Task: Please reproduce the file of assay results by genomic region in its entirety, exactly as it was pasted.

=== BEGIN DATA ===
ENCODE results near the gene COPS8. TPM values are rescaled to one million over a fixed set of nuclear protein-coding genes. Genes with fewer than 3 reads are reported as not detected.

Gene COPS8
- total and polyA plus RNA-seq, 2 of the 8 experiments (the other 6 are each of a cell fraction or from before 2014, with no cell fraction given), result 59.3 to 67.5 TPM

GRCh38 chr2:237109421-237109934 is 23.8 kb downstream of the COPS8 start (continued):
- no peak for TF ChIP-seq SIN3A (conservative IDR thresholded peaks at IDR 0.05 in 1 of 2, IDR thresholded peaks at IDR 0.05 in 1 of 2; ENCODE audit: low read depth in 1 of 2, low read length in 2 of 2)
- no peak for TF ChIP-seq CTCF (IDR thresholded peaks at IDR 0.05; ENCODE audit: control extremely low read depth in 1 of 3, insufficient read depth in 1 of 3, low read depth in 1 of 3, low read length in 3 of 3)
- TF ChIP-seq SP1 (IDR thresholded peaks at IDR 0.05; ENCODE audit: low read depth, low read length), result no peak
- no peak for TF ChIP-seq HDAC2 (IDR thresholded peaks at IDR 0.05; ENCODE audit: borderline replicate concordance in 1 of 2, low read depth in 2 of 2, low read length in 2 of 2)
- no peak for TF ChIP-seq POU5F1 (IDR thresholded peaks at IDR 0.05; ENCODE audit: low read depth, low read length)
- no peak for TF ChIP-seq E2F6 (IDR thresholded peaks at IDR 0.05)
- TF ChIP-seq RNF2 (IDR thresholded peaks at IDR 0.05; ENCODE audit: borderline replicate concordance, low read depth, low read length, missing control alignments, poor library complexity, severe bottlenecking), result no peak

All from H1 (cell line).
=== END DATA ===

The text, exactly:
ENCODE results near the gene COPS8. TPM values are rescaled to one million over a fixed set of nuclear protein-coding genes. Genes with fewer than 3 reads are reported as not detected.

Gene COPS8
- total and polyA plus RNA-seq, 2 of the 8 experiments (the other 6 are each of a cell fraction or from before 2014, with no cell fraction given), result 59.3 to 67.5 TPM

GRCh38 chr2:237109421-237109934 is 23.8 kb downstream of the COPS8 start (continued):
- no peak for TF ChIP-seq SIN3A (conservative IDR thresholded peaks at IDR 0.05 in 1 of 2, IDR thresholded peaks at IDR 0.05 in 1 of 2; ENCODE audit: low read depth in 1 of 2, low read length in 2 of 2)
- no peak for TF ChIP-seq CTCF (IDR thresholded peaks at IDR 0.05; ENCODE audit: control extremely low read depth in 1 of 3, insufficient read depth in 1 of 3, low read depth in 1 of 3, low read length in 3 of 3)
- TF ChIP-seq SP1 (IDR thresholded peaks at IDR 0.05; ENCODE audit: low read depth, low read length), result no peak
- no peak for TF ChIP-seq HDAC2 (IDR thresholded peaks at IDR 0.05; ENCODE audit: borderline replicate concordance in 1 of 2, low read depth in 2 of 2, low read length in 2 of 2)
- no peak for TF ChIP-seq POU5F1 (IDR thresholded peaks at IDR 0.05; ENCODE audit: low read depth, low read length)
- no peak for TF ChIP-seq E2F6 (IDR thresholded peaks at IDR 0.05)
- TF ChIP-seq RNF2 (IDR thresholded peaks at IDR 0.05; ENCODE audit: borderline replicate concordance, low read depth, low read length, missing control alignments, poor library complexity, severe bottlenecking), result no peak

All from H1 (cell line).